GUAYAQUIL, Ecuador — Even in a region known for record-setting violence, Ecuador’s recent spiral into lawlessness and bloodshed stands out. Deadly crime in the Andean nation has now hit historic highs, with a national homicide rate surpassing that of Brazil and Mexico, long ranked among Latin America’s most murderous countries. Little wonder President Guillermo Lasso’s approval ratings have tanked, fueling calls for his impeachment–sparked by corruption allegations linking the president’s brother-in-law to drug traffickers. (Lasso and his brother-in-law have denied the accusations.)
At the center of Ecuador’s troubles is the bottomless global demand for cocaine. Thanks in part to Balkan gangs, Ecuador now serves as both a center for transshipment and export of cocaine from Colombia and Peru. The crisis is acute in Esmeraldas, on the Colombian border, and especially in the port city of Guayaquil, the country’s gateway to the world.
Home to five of the nation’s eight shipping terminals, Ecuador’s richest city is also one of the world’s 25 most dangerous. Guayaquil last year notched some 47.7 homicides per 100,000 inhabitants, up seven-fold in five years. The mayhem persists, despite seven states of emergency declared since mid 2021. Last week, President Lasso authorized civilian gun use “for personal defense,” a move that smacks more of despair than of command and control.
Once lauded for its strategy to contain lethal drug gangs, Ecuador today looks to be firmly in their grip. The spike in violence tracks closely with a sharp increase in deadly disputes between organized groups vying for advantage in Ecuador’s surging cocaine trade, with repercussions well beyond this nation of 18 million people. Driving the deadly drug trade are emerging clusters of criminal networks, with global reach and ambitions. Reining in the violence will take nothing less; only a renewed commitment among local, national and regional authorities to foster interagency collaboration, cross-border cooperation, data-driven policies and intelligence can prevent Ecuador’s security crisis from becoming a regional emergency.
Albanian organized crime started migrating to Ecuador in the 1990s, lured by the prospect of joining forces with thriving local cartels and relatively lax border controls. Until recently, Albanians could freely enter Ecuador without a visa. That laissez faire turnstile policy ended when Ecuador imposed tighter visa requirements in 2020.
Roughly 33% of the cocaine seized in Ecuador in 2021 was destined for European markets, compared to just 9% in 2019. Notably, the Balkans are a key new hub in this lucrative intercontinental trade (worth $10 billion in 2017), with Albanian gangs playing an increasingly prominent role on both sides of the equator.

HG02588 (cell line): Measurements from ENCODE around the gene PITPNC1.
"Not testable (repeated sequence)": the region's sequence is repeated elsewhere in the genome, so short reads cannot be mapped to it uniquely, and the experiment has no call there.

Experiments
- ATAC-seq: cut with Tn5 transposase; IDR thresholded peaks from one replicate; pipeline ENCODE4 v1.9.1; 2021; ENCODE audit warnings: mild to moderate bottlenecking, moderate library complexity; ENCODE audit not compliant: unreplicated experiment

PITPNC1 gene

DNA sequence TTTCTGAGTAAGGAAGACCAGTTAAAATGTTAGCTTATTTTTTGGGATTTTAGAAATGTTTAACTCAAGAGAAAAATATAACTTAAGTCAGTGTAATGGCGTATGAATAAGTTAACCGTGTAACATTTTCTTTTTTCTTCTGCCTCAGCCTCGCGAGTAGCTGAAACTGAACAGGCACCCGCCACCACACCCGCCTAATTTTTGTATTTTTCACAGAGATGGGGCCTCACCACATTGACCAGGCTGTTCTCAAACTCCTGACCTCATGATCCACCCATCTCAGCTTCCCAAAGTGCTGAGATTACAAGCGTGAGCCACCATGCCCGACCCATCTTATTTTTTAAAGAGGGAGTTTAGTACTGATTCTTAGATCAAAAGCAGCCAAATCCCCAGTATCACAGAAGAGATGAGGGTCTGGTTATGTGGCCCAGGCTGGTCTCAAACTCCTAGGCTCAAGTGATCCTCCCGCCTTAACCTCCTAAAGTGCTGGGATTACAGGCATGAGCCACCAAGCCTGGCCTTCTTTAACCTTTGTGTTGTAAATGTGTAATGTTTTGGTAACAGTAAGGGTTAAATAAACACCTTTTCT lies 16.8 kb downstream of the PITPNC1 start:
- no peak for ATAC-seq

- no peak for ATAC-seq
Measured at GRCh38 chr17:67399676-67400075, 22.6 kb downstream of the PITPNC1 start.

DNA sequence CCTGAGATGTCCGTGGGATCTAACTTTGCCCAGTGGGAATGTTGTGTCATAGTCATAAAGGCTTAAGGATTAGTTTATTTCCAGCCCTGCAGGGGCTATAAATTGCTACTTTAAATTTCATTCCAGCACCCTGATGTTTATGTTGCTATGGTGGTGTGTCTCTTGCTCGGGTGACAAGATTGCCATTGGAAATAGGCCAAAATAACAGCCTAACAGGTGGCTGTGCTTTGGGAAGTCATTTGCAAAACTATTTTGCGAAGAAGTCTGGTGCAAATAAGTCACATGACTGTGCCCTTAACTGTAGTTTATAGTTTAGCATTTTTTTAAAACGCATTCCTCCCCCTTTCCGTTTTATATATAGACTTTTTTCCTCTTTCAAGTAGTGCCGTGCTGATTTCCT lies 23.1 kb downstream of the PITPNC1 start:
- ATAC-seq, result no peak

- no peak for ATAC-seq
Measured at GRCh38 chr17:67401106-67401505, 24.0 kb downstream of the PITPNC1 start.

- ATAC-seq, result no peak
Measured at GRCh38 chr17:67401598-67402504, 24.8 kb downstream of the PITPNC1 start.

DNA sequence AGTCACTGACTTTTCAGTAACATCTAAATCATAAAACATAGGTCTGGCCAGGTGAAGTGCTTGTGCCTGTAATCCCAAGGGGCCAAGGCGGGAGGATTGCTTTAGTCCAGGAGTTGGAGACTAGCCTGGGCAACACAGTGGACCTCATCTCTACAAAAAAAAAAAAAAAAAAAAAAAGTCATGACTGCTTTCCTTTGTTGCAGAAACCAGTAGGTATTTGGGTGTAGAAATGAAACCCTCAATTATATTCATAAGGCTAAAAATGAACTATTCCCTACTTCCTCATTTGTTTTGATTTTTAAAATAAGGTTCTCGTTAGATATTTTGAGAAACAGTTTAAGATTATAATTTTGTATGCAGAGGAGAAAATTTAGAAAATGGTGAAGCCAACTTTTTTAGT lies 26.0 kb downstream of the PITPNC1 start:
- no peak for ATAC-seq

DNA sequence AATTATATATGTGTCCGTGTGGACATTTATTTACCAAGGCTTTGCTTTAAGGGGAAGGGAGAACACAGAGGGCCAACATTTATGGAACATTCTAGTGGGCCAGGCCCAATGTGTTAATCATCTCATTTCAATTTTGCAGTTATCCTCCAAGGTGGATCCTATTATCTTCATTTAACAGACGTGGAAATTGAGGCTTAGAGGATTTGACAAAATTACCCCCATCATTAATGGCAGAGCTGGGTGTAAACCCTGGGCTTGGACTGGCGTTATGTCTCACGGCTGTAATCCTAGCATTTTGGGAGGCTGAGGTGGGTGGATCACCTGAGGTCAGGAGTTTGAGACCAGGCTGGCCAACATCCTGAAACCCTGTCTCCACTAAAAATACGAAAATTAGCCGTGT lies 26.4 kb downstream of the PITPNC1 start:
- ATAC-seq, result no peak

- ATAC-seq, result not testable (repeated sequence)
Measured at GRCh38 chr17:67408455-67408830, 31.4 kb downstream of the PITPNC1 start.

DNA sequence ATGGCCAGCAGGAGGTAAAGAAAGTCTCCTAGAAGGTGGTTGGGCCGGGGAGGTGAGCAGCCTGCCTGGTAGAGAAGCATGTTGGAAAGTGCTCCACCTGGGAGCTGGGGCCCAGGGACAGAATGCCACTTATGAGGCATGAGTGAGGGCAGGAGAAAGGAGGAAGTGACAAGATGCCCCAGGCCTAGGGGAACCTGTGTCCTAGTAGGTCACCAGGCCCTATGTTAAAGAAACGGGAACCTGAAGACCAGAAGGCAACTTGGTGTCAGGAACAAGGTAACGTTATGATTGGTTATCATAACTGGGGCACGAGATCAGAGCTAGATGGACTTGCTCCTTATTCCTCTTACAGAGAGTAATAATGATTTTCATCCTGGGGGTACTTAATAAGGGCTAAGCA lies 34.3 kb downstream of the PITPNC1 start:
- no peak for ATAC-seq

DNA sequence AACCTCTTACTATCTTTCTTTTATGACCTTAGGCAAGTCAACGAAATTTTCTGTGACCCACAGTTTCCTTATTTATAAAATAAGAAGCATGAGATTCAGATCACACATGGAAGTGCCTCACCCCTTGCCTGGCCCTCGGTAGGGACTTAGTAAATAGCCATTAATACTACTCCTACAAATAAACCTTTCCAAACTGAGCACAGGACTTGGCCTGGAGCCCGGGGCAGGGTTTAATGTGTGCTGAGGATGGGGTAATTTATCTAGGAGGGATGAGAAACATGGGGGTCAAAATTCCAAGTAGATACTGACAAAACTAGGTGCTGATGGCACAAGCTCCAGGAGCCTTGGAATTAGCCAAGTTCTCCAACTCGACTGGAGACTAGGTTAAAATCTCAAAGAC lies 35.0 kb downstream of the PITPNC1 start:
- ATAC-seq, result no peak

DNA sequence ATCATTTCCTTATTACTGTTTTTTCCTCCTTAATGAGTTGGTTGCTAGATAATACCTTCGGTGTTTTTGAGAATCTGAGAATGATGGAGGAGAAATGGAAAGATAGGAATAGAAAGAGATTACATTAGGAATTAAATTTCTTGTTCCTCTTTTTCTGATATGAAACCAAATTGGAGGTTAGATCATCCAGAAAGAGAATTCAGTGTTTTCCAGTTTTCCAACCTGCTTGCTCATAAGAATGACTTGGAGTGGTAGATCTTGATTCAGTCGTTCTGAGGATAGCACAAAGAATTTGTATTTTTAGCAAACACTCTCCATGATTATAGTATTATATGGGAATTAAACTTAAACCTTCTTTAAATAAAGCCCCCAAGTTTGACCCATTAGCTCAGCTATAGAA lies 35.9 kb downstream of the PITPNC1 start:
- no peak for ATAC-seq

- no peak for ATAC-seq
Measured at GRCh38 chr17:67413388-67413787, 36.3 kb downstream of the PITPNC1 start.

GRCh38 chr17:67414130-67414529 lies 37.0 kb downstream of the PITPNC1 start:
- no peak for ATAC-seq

Following record busts in 2021, despite the pandemic lockdowns, Ecuador currently ranks third for cocaine interdictions (6.5% of global seizures),surpassed only by Colombia (41%), where the coca crop is booming, and the U.S. (11%).
Guayaquil accounts for roughly 96 of the 210 tons of cocaine Ecuador seized in 2021. Most of the cocaine is concealed in shipping containers—only around 8% to 10% of which are subject to inspections.
With counter-narcotics operations squeezing Brazil, Colombia and Peru, Ecuador has become something of a sweet spot for foreign traffickers. Dollarization and corruption facilitate the purchase of fraudulent documents such as personal identification, passports and export licenses. Most of the known Albanian crime operators reside in Guayaquil, often under false identities.
Balkan news media spared no details on how Albanian, Colombian, Mexican, and even Russian cartels do battle for control of Guayaquil. At least six Albanians were executed gangland style in the last decade. Some Ecuadorian intelligence sources suggest that Albanians recruit dominant local gangs as “favorite partners,” while other sources say the Albanians aim ultimately to control the entire supply chain.
The Albanian mafia resorts to a multitude of ruses to traffic drugs, from using front companies to abscond cocaine in banana, tea and shrimp shipments to cloning customs seals to disguise breached containers. Little of this would be possible without a wink and a nod from officials on the take.
Ecuadorian intelligence has long kept the Albanian mafia under watch. In the 2014 “Operation Balkans,” they found that two alpha crime syndicates – the Azemi and Rexhepi gangs – infiltrated port operations to acquire packing lists and hand-pick containers bound for Europe. Albanians detained in the operation were also identified as the scheme’s financiers and custodians.
Operation Balkans ended with the arrest of ring leader Remzi Azemi and 11 other gang members, including Albanian and Ecuadorian nationals. Ecuadorian police and prosecutors accused the organization of stockpiling cocaine in Guayaquil bound for Europe. Azemi escaped custody a month later, resurfaced in Europe in 2017, and was later arrested in Germany.
Azemi still faces criminal charges in Ecuador, including for the murder of his Ecuadorian spouse and the Albanian-Montenegrin fugitive Fadil Kacanic.
Ecuadoran authorities have yet to divulge their findings in the case or even to acknowledge the presence of foreign nationals with links to the brutal Balkan mafia. Two different intelligence sources consulted went so far as to suggest “high-level” collusion between the Ecuadorian police and the Albanian mafia, one of whose gang members reportedly died at the hands of the police. While those reports remain unconfirmed, they leave little doubt about the dire turn for law, order and public safety in Ecuador –and beyond.
*Muggah and Margolis contributed from Rio de Janeiro
Andrade is a senior adviser to the Igarapé Institute, a Brazil based think tank, where Muggah serves as innovation director and Margolis as an editor and adviser.
Tags: Drug Trafficking, Ecuador, Guillermo Lasso, violence